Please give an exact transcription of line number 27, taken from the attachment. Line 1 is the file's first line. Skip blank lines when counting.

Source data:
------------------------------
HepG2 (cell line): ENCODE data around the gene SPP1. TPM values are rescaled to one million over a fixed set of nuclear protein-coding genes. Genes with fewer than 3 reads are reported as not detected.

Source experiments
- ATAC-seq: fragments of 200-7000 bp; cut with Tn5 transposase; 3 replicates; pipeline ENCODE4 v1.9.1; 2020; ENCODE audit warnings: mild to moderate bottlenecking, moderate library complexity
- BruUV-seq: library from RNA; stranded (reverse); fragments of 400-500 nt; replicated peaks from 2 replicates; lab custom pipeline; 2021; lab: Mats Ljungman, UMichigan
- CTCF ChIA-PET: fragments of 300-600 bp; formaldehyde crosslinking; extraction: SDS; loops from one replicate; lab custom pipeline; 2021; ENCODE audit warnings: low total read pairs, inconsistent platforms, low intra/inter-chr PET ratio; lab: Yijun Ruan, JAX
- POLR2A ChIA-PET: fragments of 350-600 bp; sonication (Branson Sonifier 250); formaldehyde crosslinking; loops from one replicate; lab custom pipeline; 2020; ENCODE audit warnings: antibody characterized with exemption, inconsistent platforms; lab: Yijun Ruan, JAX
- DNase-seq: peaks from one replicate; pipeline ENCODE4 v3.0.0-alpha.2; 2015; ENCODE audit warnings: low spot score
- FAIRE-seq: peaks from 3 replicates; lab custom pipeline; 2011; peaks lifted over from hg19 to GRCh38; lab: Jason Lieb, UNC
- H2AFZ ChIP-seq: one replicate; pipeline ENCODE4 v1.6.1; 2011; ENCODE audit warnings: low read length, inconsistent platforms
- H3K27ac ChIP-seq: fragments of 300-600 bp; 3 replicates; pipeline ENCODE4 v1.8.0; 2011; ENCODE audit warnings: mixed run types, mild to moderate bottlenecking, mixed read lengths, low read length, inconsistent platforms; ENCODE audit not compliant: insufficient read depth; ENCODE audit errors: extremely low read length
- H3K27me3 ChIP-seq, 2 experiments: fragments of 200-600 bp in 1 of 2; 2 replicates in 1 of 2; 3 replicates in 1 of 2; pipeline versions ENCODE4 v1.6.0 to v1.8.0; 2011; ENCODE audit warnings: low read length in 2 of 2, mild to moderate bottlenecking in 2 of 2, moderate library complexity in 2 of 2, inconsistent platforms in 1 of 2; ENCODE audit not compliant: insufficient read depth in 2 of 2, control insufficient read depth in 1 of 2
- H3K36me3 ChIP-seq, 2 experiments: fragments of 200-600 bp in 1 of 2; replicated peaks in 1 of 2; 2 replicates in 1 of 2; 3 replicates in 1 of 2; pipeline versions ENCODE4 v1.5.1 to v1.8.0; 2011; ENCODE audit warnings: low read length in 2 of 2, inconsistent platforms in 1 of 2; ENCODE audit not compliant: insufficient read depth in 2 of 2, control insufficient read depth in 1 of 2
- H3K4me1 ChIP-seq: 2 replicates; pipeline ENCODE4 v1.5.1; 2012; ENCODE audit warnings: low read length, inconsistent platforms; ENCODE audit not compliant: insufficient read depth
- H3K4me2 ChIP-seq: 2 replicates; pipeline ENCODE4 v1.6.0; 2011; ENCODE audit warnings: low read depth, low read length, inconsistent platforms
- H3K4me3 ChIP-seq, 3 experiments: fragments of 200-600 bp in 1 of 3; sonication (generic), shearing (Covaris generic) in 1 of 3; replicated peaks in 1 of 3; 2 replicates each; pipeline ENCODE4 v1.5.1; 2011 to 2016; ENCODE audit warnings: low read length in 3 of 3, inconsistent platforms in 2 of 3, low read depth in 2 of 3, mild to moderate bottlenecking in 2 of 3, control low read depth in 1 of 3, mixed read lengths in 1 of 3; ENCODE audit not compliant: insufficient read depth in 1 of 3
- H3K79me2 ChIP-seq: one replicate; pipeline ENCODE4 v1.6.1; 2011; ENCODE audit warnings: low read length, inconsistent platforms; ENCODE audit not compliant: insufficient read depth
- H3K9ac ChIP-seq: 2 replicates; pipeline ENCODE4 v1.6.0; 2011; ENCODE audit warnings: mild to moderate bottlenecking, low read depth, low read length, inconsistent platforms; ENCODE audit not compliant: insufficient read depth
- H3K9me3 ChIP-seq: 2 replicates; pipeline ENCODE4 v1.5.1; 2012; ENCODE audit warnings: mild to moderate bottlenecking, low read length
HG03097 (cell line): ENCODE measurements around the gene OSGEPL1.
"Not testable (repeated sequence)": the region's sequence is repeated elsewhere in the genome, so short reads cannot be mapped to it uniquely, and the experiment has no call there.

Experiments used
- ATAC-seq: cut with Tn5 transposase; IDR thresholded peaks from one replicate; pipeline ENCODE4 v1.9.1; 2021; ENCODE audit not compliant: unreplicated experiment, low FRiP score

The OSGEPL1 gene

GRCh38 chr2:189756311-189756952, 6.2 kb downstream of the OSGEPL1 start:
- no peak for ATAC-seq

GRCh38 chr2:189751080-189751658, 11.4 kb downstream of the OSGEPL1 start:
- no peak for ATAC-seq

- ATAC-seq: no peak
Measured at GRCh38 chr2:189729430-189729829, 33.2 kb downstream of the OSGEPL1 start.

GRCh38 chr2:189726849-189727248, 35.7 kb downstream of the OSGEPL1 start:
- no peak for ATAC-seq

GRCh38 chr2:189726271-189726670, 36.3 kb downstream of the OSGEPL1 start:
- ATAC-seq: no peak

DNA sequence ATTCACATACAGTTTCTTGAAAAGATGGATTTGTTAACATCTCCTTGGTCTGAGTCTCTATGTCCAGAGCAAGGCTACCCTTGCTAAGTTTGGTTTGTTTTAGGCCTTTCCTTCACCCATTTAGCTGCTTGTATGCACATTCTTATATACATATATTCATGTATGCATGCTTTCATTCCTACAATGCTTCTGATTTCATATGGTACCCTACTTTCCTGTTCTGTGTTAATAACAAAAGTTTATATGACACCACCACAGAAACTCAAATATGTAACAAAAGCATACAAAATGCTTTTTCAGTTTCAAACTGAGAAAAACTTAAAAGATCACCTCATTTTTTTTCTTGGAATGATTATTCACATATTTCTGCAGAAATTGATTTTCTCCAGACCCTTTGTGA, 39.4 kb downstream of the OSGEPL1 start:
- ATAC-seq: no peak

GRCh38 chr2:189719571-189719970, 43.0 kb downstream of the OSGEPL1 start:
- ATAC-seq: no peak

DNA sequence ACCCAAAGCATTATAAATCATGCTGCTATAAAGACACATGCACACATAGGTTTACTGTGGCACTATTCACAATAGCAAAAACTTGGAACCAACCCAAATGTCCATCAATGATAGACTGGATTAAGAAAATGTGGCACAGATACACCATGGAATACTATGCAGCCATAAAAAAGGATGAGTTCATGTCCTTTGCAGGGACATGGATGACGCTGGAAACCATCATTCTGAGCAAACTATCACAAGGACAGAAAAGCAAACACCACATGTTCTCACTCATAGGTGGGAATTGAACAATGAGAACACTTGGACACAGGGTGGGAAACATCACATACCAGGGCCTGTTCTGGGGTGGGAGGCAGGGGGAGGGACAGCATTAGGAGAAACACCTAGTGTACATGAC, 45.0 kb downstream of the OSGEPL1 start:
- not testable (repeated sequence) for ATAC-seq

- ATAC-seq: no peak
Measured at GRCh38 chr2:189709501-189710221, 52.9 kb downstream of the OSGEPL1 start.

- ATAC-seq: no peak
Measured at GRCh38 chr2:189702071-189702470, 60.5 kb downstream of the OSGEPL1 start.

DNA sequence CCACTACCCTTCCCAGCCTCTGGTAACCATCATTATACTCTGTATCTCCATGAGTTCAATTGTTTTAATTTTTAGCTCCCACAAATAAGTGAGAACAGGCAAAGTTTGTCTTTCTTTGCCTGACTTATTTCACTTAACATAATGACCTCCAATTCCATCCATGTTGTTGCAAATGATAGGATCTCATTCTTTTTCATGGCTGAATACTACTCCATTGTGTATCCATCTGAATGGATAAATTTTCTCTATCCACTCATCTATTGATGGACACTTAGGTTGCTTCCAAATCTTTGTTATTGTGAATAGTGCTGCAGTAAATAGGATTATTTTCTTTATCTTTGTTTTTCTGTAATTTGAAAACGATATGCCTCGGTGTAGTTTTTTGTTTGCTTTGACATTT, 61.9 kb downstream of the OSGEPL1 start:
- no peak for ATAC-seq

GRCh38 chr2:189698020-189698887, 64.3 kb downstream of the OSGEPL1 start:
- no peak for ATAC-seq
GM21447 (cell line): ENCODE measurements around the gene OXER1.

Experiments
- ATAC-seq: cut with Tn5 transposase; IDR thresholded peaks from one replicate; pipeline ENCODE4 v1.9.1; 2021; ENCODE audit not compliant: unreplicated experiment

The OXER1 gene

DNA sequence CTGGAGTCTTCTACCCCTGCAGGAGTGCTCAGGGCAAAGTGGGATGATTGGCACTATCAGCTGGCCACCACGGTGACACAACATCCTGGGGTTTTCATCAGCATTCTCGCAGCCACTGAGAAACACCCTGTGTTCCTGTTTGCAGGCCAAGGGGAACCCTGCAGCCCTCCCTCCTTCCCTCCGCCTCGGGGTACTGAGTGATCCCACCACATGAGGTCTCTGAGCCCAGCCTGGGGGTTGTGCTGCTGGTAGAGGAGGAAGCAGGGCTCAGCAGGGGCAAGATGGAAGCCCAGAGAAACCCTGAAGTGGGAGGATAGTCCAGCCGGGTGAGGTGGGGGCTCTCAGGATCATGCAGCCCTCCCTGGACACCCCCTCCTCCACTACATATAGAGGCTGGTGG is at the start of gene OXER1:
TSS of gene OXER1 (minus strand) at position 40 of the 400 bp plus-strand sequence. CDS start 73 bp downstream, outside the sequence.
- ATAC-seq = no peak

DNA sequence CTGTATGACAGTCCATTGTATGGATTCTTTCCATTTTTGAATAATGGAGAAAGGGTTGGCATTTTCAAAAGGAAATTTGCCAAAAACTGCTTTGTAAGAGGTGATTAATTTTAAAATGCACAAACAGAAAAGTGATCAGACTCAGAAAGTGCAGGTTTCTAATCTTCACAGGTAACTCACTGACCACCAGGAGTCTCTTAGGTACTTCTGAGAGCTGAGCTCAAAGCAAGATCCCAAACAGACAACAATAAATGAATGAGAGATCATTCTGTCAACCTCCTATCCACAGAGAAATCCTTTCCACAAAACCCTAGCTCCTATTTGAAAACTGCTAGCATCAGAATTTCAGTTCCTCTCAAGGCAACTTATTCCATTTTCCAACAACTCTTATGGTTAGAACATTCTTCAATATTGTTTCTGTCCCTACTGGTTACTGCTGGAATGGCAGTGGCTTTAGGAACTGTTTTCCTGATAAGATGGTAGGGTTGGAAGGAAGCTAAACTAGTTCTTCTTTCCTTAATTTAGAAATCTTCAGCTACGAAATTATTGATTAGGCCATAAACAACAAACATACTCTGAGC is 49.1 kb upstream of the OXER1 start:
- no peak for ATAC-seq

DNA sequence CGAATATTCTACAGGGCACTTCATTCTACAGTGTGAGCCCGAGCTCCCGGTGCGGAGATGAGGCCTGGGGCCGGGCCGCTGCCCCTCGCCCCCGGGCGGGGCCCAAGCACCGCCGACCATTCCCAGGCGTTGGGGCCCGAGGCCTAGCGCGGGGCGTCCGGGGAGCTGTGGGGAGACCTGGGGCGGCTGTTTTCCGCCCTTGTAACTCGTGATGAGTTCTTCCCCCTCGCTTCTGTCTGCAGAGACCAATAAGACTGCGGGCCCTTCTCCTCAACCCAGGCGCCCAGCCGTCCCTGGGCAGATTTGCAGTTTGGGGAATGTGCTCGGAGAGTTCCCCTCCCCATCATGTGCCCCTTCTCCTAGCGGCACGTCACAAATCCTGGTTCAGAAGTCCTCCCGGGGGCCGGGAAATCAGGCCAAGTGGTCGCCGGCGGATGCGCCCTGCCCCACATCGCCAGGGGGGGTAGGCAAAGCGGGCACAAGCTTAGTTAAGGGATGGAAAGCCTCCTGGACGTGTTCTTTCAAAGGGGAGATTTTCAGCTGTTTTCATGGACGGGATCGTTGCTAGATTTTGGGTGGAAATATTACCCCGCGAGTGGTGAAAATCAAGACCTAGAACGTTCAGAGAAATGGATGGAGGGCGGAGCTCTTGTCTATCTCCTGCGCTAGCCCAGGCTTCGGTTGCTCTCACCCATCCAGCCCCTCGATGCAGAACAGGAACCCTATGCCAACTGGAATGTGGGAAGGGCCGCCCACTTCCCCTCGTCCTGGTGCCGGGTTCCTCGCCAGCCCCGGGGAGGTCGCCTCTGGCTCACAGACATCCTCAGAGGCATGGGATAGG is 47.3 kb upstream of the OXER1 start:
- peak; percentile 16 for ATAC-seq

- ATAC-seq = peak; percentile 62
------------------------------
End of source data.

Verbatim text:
- no peak for ATAC-seq